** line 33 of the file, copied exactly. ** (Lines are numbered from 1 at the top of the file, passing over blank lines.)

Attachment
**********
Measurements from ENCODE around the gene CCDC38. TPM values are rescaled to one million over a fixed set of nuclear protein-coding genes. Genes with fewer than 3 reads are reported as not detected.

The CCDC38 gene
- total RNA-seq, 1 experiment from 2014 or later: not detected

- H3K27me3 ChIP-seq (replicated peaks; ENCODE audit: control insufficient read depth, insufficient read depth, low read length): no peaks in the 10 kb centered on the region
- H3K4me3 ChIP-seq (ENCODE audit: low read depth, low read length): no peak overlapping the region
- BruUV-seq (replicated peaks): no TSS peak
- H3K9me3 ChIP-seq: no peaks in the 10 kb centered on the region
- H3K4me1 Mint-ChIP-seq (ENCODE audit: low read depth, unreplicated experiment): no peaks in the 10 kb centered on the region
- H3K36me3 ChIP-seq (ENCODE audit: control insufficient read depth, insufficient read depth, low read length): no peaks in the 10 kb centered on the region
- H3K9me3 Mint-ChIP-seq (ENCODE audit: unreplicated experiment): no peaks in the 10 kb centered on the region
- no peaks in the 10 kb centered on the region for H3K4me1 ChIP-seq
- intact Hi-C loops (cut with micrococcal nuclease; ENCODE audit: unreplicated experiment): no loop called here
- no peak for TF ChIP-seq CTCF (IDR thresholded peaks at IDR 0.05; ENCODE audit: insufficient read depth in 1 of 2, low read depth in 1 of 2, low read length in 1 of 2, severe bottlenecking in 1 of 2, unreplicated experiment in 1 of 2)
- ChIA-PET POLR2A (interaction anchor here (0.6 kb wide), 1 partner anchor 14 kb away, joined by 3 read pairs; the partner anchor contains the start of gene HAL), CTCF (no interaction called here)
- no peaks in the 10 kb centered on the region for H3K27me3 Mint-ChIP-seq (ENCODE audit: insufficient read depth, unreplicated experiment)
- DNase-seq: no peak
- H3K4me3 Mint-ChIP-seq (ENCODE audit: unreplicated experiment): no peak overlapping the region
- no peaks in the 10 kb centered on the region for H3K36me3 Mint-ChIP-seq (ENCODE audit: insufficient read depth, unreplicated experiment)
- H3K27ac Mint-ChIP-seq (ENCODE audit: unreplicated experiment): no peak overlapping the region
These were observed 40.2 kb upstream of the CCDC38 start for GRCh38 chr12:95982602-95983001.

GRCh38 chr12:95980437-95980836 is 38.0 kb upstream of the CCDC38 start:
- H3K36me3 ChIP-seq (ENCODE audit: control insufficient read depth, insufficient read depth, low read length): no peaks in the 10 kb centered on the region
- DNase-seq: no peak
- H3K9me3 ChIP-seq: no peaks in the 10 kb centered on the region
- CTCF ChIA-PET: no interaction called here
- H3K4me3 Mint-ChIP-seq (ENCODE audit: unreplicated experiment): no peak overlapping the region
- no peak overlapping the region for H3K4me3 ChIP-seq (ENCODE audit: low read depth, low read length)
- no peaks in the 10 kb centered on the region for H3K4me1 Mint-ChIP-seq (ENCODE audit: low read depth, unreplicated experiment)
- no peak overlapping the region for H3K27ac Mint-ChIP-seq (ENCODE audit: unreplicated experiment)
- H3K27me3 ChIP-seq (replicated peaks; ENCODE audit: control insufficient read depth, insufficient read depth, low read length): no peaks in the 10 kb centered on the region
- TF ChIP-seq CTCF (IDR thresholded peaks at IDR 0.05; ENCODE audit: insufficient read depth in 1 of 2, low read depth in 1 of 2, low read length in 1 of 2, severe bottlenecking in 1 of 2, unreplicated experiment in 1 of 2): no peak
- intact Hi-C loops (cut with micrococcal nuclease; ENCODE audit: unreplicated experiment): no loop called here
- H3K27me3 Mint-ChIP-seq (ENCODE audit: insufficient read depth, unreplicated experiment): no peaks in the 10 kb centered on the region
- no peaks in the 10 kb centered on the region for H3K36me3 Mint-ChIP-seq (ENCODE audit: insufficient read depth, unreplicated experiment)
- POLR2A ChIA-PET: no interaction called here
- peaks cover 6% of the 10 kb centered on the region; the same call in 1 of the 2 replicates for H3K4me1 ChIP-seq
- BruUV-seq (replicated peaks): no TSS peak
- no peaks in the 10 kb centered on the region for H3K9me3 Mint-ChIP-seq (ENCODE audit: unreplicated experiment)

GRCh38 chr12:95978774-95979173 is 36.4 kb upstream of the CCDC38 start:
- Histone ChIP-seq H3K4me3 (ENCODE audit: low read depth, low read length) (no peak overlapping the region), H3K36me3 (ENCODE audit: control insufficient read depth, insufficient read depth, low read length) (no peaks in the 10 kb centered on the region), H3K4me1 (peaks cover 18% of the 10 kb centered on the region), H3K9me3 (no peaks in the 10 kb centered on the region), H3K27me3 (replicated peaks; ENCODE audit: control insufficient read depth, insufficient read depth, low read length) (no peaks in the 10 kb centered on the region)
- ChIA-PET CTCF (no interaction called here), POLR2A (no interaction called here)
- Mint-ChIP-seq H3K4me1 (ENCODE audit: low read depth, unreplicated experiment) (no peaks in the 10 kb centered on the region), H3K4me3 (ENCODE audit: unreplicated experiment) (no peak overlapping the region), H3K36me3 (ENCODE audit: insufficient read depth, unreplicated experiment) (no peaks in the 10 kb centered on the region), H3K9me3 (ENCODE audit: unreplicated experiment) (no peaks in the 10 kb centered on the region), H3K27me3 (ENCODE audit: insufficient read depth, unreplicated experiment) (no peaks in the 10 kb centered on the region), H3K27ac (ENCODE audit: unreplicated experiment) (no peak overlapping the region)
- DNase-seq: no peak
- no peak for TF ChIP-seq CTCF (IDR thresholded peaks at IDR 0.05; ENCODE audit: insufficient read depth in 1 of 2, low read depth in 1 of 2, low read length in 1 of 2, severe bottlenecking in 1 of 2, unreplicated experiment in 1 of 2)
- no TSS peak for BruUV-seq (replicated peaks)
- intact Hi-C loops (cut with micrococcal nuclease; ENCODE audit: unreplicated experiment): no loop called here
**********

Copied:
- H3K27me3 Mint-ChIP-seq (ENCODE audit: insufficient read depth, unreplicated experiment): no peaks in the 10 kb centered on the region